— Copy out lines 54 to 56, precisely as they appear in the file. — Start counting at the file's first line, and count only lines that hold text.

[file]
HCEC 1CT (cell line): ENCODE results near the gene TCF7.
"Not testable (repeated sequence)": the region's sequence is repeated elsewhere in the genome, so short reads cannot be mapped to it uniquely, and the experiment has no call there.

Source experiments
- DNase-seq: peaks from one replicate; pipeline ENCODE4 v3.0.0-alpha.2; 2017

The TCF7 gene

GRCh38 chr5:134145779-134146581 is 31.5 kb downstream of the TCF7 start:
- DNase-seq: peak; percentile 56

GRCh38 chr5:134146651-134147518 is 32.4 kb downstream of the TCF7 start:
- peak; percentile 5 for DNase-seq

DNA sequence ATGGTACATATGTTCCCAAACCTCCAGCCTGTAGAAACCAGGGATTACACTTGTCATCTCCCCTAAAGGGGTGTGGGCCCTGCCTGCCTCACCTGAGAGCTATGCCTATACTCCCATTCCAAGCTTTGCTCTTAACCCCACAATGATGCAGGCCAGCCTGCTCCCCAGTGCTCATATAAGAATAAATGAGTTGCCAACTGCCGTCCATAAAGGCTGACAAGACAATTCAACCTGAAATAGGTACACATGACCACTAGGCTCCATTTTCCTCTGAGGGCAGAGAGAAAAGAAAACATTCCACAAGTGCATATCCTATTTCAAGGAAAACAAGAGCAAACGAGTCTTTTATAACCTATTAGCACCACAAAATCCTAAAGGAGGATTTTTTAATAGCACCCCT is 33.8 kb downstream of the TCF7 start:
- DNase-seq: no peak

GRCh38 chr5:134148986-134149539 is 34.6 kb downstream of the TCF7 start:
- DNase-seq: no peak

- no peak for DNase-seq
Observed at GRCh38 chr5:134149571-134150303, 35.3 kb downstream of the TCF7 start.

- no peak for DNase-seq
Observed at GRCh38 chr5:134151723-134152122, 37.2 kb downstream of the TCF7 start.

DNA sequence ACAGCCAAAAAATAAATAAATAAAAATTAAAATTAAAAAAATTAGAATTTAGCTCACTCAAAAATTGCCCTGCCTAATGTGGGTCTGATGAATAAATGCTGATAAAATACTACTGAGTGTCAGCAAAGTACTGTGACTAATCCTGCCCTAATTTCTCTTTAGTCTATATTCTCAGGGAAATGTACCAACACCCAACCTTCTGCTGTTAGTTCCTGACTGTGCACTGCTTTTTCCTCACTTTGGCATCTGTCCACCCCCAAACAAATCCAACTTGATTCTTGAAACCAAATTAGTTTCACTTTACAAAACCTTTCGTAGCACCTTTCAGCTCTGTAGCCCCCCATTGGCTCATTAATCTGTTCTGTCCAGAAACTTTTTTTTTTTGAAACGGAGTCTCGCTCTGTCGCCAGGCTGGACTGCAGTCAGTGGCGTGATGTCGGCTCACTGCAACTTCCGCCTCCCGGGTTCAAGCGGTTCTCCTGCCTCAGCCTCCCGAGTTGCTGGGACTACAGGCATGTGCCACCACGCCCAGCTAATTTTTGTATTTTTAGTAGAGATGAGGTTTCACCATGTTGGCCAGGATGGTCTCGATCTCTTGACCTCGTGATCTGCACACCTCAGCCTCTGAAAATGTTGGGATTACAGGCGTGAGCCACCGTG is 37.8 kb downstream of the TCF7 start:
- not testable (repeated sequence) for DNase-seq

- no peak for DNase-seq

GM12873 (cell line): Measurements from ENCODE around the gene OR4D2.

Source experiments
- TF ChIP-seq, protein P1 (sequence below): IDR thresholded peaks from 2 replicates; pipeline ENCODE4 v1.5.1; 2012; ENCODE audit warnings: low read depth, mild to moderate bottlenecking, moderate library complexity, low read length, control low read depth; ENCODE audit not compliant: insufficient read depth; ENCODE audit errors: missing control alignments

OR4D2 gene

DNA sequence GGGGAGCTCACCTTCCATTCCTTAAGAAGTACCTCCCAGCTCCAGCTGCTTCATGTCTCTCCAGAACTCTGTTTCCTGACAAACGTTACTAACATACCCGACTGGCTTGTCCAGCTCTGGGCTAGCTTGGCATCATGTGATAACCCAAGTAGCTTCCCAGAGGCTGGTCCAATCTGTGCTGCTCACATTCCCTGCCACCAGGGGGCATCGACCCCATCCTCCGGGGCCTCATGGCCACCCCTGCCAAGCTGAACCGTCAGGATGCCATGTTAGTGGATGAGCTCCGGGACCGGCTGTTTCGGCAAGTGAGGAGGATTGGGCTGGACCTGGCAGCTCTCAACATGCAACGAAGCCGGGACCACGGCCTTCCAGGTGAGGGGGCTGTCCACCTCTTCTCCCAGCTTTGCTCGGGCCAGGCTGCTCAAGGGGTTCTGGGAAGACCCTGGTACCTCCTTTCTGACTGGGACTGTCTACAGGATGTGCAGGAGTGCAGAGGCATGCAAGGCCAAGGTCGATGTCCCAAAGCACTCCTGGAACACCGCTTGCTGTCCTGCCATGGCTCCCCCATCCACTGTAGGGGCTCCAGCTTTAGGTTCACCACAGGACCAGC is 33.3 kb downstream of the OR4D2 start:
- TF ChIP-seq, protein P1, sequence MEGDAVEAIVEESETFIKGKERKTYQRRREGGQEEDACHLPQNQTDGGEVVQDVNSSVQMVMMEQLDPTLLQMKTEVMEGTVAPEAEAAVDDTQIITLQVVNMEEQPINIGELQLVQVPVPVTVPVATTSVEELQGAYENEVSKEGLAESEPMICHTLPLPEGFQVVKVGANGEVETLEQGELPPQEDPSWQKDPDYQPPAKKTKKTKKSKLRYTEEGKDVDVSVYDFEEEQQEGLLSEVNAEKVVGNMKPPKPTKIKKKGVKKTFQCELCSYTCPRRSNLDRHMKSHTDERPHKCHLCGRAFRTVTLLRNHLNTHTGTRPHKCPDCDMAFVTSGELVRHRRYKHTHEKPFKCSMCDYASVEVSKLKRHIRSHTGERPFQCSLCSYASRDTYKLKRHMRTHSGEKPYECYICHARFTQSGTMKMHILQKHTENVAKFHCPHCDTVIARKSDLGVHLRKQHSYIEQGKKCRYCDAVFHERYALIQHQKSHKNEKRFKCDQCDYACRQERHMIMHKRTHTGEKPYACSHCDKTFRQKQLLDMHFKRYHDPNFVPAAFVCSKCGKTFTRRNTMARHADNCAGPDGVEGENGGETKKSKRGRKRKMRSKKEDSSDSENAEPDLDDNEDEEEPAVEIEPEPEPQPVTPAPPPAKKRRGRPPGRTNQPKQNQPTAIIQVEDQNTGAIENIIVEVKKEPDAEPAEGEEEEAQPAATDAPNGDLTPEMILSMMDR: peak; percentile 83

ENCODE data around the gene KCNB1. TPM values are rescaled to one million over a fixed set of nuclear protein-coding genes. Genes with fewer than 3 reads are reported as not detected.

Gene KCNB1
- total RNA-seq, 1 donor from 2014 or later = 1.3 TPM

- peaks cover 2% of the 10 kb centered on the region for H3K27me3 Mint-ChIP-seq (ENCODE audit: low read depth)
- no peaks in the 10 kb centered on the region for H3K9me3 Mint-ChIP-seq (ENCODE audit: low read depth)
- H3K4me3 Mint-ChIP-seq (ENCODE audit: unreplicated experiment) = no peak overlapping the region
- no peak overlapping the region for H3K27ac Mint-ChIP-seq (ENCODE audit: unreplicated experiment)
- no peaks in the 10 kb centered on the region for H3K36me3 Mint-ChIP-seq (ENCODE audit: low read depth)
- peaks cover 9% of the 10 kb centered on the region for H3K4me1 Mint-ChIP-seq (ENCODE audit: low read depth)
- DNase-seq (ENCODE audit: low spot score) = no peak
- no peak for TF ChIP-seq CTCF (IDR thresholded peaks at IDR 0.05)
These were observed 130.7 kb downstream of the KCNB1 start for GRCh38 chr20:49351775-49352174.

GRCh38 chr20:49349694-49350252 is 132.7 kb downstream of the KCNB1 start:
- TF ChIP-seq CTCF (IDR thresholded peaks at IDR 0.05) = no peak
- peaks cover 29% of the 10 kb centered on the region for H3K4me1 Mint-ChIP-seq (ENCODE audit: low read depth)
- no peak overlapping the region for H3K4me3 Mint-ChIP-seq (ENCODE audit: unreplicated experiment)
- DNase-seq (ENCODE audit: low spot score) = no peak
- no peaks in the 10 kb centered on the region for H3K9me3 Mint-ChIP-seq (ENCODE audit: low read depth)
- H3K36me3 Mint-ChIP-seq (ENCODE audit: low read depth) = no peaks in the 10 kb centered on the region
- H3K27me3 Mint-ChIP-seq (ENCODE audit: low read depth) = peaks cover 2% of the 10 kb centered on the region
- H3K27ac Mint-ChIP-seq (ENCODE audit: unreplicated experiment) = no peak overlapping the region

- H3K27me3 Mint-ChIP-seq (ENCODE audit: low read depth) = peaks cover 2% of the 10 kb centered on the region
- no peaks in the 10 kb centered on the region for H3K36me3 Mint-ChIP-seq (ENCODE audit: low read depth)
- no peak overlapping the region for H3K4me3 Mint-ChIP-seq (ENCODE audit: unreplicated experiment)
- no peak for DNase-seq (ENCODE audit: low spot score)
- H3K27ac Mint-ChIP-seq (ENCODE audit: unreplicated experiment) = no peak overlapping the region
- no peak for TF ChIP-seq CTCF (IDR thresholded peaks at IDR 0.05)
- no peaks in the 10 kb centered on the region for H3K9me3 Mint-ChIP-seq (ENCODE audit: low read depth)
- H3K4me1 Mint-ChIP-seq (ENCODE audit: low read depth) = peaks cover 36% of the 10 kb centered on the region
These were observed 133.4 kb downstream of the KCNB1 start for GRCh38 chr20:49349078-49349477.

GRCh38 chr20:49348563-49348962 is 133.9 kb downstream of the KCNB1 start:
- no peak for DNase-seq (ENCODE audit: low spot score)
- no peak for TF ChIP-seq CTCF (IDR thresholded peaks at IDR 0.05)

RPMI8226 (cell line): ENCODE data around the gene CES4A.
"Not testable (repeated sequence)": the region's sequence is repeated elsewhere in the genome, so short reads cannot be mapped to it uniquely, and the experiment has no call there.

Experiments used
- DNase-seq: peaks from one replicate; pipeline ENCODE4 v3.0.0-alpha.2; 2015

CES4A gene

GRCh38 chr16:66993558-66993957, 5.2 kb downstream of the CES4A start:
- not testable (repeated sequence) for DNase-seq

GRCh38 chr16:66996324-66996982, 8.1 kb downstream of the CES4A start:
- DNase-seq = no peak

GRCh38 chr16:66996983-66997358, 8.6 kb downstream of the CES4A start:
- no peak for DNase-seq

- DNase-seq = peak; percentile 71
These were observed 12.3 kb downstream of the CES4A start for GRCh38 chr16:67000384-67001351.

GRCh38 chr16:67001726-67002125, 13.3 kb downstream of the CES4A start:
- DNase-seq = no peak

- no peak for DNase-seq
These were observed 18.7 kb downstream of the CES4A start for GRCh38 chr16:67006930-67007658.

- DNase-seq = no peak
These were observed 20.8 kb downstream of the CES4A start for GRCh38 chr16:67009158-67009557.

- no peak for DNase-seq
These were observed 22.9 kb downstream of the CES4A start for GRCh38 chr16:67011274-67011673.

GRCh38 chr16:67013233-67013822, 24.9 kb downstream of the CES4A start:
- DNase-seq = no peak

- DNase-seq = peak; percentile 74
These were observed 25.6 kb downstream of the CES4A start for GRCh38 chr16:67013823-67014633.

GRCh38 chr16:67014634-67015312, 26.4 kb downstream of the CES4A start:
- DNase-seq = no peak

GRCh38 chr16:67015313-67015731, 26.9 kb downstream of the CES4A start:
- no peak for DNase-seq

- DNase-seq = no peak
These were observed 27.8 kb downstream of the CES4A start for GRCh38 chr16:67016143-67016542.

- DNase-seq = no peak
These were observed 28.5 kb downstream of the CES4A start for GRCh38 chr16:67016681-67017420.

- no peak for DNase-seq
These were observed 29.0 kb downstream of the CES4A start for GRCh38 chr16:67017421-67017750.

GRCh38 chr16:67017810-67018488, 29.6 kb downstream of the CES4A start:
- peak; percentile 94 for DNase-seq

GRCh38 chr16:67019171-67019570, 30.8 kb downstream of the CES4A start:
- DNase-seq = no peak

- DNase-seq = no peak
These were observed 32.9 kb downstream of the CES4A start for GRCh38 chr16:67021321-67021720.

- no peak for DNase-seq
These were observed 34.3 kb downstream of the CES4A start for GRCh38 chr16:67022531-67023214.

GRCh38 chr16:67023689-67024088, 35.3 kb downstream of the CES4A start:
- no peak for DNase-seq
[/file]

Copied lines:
- no peaks in the 10 kb centered on the region for H3K9me3 Mint-ChIP-seq (ENCODE audit: low read depth)
- H3K4me1 Mint-ChIP-seq (ENCODE audit: low read depth) = peaks cover 36% of the 10 kb centered on the region
These were observed 133.4 kb downstream of the KCNB1 start for GRCh38 chr20:49349078-49349477.